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Victor noticed the gondola didn’t have the distinctive iron ornament (the fèrro) that we’d spotted on the front of the other boats. That’s when we learned we weren’t in a gondola at all but a sandolo. Sandoli are wider and flatter than gondolas, used for rowing. They can access shallow spots in Venice most gondoliers wouldn’t go. They are also, Ms. Curto told us, even older and more traditional than the gondola.

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Chiara didn’t sing, but she was full of stories. In brief silences, the only sound was the oar moving through the water. We swept under bridges–Ms. Curto deftly ducking out of the way–and past churches, bars, and boats. We glided under laundry, the great equalizer, a cheerful reminder that behind these flung-open shutters and crumbling brick walls life churned on, messy and mundane. Whole duvets hung out to dry on the pulley systems spanning the canals.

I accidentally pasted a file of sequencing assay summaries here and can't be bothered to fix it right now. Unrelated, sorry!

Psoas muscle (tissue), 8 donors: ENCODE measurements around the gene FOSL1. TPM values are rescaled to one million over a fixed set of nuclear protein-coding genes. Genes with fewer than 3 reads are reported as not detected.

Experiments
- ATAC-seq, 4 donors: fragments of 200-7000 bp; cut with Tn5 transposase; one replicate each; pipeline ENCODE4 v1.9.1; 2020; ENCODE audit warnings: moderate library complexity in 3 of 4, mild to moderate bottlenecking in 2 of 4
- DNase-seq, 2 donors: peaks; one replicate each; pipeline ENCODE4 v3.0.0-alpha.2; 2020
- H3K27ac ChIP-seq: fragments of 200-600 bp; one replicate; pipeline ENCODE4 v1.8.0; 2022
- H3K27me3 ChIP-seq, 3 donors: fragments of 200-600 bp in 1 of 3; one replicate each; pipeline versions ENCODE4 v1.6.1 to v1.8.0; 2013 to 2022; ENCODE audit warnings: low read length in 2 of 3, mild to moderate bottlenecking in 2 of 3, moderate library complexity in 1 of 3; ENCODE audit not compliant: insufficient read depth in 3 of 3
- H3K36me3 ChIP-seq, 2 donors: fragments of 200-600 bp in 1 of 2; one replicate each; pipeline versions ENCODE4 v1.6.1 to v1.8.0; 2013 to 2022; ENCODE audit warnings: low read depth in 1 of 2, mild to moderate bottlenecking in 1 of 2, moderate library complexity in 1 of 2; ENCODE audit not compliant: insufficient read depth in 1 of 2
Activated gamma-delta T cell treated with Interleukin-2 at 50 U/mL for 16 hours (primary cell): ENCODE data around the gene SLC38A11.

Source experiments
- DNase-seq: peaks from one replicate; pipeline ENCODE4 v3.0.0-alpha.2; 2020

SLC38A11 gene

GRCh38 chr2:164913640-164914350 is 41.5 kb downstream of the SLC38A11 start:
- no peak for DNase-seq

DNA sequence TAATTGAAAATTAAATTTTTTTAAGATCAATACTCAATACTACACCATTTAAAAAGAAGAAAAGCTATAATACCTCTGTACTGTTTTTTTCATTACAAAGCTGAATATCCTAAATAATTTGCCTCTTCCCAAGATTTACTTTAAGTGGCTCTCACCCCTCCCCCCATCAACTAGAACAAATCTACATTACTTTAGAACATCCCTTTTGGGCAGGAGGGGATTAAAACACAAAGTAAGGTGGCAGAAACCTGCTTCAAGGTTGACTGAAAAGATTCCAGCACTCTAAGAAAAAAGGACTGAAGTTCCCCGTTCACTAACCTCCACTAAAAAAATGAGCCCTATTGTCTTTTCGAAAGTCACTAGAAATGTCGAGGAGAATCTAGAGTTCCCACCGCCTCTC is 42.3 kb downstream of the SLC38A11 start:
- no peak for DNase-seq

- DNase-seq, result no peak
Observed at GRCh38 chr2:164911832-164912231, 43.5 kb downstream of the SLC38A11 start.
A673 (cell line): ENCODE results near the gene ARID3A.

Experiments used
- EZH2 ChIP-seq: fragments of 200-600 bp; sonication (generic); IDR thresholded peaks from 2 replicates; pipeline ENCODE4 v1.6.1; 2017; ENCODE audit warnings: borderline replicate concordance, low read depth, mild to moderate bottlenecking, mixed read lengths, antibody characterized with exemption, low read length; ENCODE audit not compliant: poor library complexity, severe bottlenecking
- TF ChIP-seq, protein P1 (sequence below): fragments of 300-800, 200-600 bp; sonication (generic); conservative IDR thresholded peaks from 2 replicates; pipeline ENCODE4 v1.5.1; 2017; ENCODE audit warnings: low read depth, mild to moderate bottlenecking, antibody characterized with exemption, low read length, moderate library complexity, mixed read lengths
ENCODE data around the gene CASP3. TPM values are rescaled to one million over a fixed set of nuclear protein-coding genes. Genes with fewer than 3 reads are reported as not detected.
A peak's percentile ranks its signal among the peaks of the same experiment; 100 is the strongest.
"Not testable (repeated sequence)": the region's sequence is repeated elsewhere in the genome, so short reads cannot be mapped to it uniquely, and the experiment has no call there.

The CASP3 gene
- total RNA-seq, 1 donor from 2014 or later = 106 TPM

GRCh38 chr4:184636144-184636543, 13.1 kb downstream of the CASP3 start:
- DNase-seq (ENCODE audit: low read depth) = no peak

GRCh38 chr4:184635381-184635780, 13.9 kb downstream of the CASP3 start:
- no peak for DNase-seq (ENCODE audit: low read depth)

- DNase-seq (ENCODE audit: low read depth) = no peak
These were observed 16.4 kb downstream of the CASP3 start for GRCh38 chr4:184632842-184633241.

As Chiara steered the boat back to the foot of the bridge, I stirred, dreamy-eyed, like I was waking from slumber. As in sleep, time had ticked by in secret, and the half-hour outing felt as if we should measure it in seconds.

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I wondered what would it be like to be any one of them. To work standing up in a boat, battling the cold and the sunburn. To bask in beginnings, to witness the unveiling of so many shining engagement rings. Might you be cynical, a poet, or some combination?

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Might you be proud: carrying on a centuries-old tradition that is in no way vital to the city’s operations…but surely vital to its heart.